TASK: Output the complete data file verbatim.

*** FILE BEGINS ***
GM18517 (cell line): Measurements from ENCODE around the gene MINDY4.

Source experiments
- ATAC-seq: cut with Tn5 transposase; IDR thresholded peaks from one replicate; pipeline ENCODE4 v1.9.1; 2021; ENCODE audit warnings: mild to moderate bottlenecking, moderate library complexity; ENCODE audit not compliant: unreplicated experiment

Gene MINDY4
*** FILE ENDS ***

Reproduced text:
GM18517 (cell line): Measurements from ENCODE around the gene MINDY4.

Source experiments
- ATAC-seq: cut with Tn5 transposase; IDR thresholded peaks from one replicate; pipeline ENCODE4 v1.9.1; 2021; ENCODE audit warnings: mild to moderate bottlenecking, moderate library complexity; ENCODE audit not compliant: unreplicated experiment

Gene MINDY4